Sponsored by the Florida Museum of Natural History and emerging from a conference organized by the Virgin Islands Humanities Council, this volume brings together the researchers from three subdisciplines under one cover: archaeology, ethnohistory, and ethnology. It includes the work of an extraordinary range of specialists and provides a well-rounded introduction to the history of indigenous peoples in the Caribbean. But the reader should be warned -- this text does not provide any substantial information, as the title might otherwise suggest, about indigenous peoples in the Caribbean today. The text is divided into six parts: a background review of archaeology and historiography, the period of colonial encounter, the pre-Colombian migration of village farmers, the Taino (or Arawak) on the eve of the Spanish conquest, the Island Carib of the Lesser Antilles, and finally, three short essays on contemporary Caribbean indigeneity. This is an interesting and wide-ranging text, but the diverse collection of essays suffers from two serious flaws.
Firstly, I am somewhat disappointed that the editor failed to discuss or debate the controversial and outdated hypothesis of Irving Rouse, regarding the conquest of Island-dwelling Arawaks by "cannibalistic" Caribs migrating north from South America. The ethnic distinction between Taino and Caribs is problematic at best, and the Carib/Cannibal myth has been thoroughly debunked in recent literature, especially by writers such as Whitehead and Hulme. This should have been addressed in a serious volume of this scope.
Secondly, the existence of indigenous people in the Caribbean into the new millennium continues to challenge popular writing and standard scholarship. Entrenched is the idea that the Taino became extinct within the first generation of European contact and that between 1620 and 1660, this wave of conquest reduced indigenous control in the archepelago to parts of the islands of Dominica and St Vincent. But Caribs and Arawaks did survive outside of these areas of indigenous political control -- yet it rarely acknowledged. How often does one see reference to the fact that there is only one "official" preserve for the indigenous Island Caribs, and that is on Dominica? (The St Vincentian "Black" Carib or Garifuna population had been relocated by the British to Honduras in the 1790s -- at roughly the same time as the British also expelled thousands of Jamaican Maroons to Nova Scotia.)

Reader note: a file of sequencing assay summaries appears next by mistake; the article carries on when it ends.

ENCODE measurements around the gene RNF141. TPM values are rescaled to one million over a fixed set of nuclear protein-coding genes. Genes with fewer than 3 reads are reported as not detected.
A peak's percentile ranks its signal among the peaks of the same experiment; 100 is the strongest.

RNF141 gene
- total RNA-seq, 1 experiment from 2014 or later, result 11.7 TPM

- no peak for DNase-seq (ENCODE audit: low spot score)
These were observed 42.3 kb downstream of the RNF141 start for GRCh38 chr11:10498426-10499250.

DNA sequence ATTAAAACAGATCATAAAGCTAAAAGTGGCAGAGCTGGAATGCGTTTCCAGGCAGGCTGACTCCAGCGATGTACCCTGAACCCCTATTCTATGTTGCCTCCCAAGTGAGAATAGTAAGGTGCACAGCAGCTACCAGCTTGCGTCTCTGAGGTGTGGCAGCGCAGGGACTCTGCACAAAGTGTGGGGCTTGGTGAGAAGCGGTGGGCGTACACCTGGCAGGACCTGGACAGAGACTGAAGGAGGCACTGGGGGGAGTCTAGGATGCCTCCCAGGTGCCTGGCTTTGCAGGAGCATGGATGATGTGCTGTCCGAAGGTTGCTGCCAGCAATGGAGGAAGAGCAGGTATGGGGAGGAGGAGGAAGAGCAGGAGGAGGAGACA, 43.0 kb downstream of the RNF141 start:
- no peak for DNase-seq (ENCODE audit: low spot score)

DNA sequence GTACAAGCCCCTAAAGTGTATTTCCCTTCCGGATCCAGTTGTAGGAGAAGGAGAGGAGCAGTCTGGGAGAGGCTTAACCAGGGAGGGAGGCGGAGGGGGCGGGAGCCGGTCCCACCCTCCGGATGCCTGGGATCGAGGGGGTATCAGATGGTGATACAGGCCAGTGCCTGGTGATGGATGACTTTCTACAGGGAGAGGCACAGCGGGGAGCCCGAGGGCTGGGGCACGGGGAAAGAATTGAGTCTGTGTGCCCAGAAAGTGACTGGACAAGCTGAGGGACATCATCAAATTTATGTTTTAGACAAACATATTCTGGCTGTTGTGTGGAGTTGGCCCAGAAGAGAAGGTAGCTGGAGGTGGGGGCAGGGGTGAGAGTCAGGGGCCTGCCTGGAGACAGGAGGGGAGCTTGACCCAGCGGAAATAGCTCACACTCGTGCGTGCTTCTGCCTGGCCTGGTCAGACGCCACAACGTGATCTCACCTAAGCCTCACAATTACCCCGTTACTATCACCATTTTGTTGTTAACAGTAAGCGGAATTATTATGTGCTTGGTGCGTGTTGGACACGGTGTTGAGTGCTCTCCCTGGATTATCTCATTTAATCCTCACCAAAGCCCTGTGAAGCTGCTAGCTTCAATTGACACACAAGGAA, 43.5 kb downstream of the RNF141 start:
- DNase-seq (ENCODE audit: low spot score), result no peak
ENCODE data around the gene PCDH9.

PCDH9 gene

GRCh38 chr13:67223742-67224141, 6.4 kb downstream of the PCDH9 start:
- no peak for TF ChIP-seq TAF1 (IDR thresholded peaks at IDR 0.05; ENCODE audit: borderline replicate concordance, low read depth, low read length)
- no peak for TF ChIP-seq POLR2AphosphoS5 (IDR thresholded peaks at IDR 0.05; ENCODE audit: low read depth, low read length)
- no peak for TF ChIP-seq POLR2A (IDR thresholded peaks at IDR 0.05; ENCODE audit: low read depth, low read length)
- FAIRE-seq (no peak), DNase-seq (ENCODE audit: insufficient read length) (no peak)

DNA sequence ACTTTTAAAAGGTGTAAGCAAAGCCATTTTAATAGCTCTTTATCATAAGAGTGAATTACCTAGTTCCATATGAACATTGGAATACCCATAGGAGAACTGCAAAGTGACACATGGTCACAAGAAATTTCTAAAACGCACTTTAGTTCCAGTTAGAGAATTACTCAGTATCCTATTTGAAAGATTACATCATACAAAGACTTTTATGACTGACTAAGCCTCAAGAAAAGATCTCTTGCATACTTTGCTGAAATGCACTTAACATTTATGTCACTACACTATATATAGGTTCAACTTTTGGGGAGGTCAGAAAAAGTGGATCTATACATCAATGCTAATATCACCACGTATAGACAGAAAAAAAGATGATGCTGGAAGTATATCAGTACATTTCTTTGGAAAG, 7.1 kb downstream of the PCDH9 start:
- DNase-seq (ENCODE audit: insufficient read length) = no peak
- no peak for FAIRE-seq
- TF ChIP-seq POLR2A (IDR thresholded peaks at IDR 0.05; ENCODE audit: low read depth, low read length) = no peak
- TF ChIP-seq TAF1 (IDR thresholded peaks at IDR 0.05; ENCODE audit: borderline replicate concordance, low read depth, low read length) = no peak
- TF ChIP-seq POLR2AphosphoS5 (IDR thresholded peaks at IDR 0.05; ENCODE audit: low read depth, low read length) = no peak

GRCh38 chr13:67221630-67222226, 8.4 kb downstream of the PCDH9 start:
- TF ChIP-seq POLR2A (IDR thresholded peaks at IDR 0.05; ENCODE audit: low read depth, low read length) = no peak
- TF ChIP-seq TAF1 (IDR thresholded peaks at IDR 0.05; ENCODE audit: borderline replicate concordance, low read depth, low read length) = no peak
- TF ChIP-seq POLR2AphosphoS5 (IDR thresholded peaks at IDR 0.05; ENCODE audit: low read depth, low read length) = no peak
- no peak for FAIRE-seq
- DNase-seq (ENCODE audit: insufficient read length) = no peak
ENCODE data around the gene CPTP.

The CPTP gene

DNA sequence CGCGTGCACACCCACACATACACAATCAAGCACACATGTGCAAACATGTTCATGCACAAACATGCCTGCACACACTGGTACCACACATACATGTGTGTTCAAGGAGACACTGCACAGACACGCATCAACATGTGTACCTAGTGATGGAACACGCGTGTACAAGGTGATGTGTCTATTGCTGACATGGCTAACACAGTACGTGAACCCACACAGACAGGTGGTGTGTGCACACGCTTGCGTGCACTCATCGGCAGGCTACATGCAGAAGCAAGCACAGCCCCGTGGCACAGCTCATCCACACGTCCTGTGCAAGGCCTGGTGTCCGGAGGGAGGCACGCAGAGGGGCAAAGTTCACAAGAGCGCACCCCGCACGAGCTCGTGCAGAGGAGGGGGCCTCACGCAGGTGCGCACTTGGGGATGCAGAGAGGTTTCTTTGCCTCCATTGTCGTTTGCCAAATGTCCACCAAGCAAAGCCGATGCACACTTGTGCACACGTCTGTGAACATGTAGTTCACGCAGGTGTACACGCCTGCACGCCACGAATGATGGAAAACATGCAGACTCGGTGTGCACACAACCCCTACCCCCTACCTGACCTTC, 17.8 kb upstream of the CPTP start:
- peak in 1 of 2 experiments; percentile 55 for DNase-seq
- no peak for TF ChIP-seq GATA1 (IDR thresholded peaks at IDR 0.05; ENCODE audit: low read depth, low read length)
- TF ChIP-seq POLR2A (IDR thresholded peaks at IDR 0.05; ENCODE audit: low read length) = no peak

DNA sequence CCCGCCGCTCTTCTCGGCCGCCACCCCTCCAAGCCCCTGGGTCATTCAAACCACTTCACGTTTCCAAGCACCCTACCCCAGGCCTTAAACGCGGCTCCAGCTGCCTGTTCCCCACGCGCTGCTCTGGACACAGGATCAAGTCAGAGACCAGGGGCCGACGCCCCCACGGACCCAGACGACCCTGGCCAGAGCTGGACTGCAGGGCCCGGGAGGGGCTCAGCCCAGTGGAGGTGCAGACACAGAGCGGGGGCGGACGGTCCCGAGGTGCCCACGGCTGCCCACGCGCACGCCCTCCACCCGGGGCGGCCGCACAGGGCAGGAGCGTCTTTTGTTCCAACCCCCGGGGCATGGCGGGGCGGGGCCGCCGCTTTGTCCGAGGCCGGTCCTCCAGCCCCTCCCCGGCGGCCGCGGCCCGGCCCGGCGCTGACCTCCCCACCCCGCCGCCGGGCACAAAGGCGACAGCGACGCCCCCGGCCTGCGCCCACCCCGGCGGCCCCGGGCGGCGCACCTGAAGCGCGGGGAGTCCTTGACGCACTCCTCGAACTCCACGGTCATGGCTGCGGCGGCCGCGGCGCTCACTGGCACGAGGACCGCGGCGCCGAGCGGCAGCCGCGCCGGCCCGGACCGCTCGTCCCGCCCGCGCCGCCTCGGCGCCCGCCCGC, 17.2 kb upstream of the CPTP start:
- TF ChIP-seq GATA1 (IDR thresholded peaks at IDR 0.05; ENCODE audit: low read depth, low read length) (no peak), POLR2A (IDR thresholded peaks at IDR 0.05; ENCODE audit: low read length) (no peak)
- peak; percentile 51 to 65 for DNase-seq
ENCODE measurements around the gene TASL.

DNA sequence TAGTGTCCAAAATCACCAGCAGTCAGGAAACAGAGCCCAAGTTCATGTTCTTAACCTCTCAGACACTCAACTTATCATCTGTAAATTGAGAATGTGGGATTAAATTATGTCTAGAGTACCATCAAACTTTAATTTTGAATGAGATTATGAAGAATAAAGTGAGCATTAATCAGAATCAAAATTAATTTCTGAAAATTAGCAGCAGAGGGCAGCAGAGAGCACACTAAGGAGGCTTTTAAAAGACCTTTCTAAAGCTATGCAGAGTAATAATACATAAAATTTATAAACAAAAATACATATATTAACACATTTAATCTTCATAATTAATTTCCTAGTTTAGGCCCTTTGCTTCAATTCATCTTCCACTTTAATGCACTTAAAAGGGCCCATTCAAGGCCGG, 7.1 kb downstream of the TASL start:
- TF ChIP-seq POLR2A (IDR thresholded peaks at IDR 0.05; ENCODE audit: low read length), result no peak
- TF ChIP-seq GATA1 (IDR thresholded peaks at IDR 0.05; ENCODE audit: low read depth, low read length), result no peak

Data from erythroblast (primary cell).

It might therefore come as a surprise to some to learn of the many "new" Taino organizations which have appeared, as if out of nowhere, in recent years in Puerto Rico, Cuba and the Dominican Republic, or when one "discovers" that Island Carib life is being celebrated on a regular basis in Trinidad and Tobago, at the annual Santa Rosa Festival (see article in this issue). Yet in 1989, Cultural Survival reported a population of over 1000 descendants of the Taino, referred to as Cubenos by Bartolome de Las Casas in the 1500s, living in the far east of that island in the vicinity of Baracoa. For various reasons, the existence of an Indian population in Cuba has been vehemently denied by both government sources and academics for most of this century, and the belief persists that they were exterminated by 1550. In the view of many Cubans, such people cease to be Indians if they intermix with African or Europeans, or if they exhibit any western affectations.
The editor of the volume, Samuel Wilson, admits that the colonial conquest of the Caribbean, like in so many other places, both killed large numbers of people and forced others through a historical labyrinth of changing possibilities -- and changing cultural and political strategies for survival. As he says in his introduction, "...despite the ravages of five centuries of European conquest, the indigenous people of the Caribbean have survived...and the voice of their descendants is growing ever stronger in the modern Caribbean." In the conclusion he adds, "The descendants of the Indians of the Caribbean still live in the islands and play an important political and social role." It is a pity that more attention was not paid to this very important subject in the body of the text.
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